The news of this agreement sent positive shockwaves throughout the market as global economic optimism rose. With both the US and China being two of the world’s largest economies, many other currencies are set to benefit should a deal be coordinated between the two.

Despite the initial optimism, little details have followed the news of the agreed deal and this has weighed on the USD as investors are left in the dark about the terms of the deal.

Continuing tensions between the US and China likely to impact USD

Investors Around the World Await Further Deal Details

The news that Donald Trump and his US officials had agreed terms with China over the trade talks was positive and lifted many currencies on the sentiment that the global economy was set to benefit from increased trading. There was also an announcement that the US had decided to lift sanctions on tariffs placed on China, this meant that global manufacturing and trading was likely to improve. For currencies like AUD which is highly dependant on its trade with China, this was particularly good news. However, since this announcement in early December, a lack of details have followed, which has left investors in the dark and unable to view the terms which have been agreed upon.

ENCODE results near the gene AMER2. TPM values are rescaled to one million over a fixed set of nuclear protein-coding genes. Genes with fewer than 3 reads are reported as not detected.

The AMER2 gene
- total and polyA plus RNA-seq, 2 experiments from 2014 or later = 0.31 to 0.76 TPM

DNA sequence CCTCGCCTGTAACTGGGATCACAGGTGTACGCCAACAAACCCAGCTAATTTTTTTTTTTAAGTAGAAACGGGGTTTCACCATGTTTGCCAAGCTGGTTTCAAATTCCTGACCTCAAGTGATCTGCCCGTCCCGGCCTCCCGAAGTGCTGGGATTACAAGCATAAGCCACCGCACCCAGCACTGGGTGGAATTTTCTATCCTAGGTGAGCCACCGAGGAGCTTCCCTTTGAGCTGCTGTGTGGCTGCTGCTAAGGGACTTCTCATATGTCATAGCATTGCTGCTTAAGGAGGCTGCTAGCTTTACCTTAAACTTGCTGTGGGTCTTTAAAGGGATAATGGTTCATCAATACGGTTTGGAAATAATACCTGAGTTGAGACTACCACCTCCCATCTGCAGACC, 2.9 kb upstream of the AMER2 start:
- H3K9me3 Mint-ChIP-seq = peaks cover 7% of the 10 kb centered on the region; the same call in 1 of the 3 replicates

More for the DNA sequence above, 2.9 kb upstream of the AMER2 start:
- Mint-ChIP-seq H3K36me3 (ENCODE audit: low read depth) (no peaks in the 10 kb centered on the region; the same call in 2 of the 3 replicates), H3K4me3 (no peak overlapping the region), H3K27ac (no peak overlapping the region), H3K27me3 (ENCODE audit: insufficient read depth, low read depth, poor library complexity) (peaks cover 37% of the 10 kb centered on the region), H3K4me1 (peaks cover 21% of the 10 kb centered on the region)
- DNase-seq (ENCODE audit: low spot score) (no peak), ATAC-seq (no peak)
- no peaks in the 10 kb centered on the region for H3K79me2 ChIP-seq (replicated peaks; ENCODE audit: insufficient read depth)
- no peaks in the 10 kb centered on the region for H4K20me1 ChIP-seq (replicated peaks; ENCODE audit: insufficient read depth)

Protests Across the US Could Have an Economic Effect

President Trump Reassures the World About the Deal

US President Donald Trump has reassured the world that the deal will be signed in due course. He mentioned on Tuesday that he and the Chinese President Xi Jinping will arrange a ceremony to sign the recently struck deal. Chinese officials have also backed up this statement, insisting that it is in close touch with the US concerning the trade deal signing ceremony.

When the deal does get signed it is likely that more details will follow, provided that the agreement is beneficial to both parties, the global economy will likely pick up, which should be positive news for many currencies around the world, particularly for the USD which is set to benefit from the deal as Trump suggested that the US would only enter negotiations if the deal was right for the US.

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